Obesity linked to increased risk for Crohn’s disease

  • Rahmani J & al.
  • Obes Rev
  • 12 Jun 2019

  • curated by Sarfaroj Khan
  • UK Clinical Digest
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Takeaway

  • This meta-analysis found that higher body mass index (BMI) was significantly associated with increased risk for Crohn's disease (CD).
  • However, no association was observed between higher BMI and risk for ulcerative colitis (UC).

Why this matters

  • Considering the growing epidemiology of inflammatory bowel disease (IBD), it is important to provide definitive conclusions about its association with body weight.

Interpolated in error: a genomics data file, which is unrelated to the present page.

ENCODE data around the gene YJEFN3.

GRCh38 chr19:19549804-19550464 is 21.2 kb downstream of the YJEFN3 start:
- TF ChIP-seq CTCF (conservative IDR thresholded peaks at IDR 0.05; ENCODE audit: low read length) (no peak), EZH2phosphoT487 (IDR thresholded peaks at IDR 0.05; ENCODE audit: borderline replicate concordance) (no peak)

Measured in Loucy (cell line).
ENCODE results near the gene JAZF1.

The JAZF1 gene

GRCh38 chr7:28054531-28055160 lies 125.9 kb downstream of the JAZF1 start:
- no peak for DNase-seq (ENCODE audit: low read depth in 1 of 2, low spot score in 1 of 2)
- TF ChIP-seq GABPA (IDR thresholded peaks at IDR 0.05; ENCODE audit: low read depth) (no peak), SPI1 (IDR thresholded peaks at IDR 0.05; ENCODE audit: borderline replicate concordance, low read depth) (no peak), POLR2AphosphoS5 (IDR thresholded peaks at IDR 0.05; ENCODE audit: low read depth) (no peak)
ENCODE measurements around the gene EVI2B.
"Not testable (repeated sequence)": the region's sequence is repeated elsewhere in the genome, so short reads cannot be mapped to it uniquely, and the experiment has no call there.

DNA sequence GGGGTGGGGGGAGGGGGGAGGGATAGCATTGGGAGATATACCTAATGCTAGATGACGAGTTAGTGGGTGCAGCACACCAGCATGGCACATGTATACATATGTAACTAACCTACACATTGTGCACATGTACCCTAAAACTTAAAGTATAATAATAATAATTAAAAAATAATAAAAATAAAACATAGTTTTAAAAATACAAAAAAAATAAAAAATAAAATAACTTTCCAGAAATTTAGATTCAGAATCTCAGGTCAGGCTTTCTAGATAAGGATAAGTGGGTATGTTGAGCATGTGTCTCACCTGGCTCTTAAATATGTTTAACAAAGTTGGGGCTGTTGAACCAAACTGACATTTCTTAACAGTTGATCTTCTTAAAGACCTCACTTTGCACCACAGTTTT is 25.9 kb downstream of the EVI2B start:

• Health care providers and clinicians can incorporate these findings when managing relevant patient groups.

Study design

  • 5 prospective cohort studies (n=1,044,517) that evaluated the association between BMI and IBD were included after a search across MEDLINE/PubMed, SCOPUS and other databases.
  • Funding: None.

Key results

  • Pooled results of 4 studies showed that higher vs normal BMI was significantly associated with increased risk for CD (HR, 1.42; 95% CI, 1.18‐1.71; P=.001).
  • The risk for UC did not differ in participants with higher vs normal BMI  (HR, 0.96; 95% CI, 0.80‐1.14; P=.635).
  • No significant association observed between being underweight and risk for UC (HR, 1.07; 95% CI, 0.96‐1.19; P=.236) or CD (HR, 1.11; 95% CI, 0.93‐1.31; P=.253).
  • In the dose-response analysis, BMI was significantly associated with risk for CD (coeff=0.5024; P=.01) and non-significantly associated with risk for UC (coeff=−0.0099; P=.95).

Limitations

  • BMI may be a poor indicator of age-associated changes in fat distribution.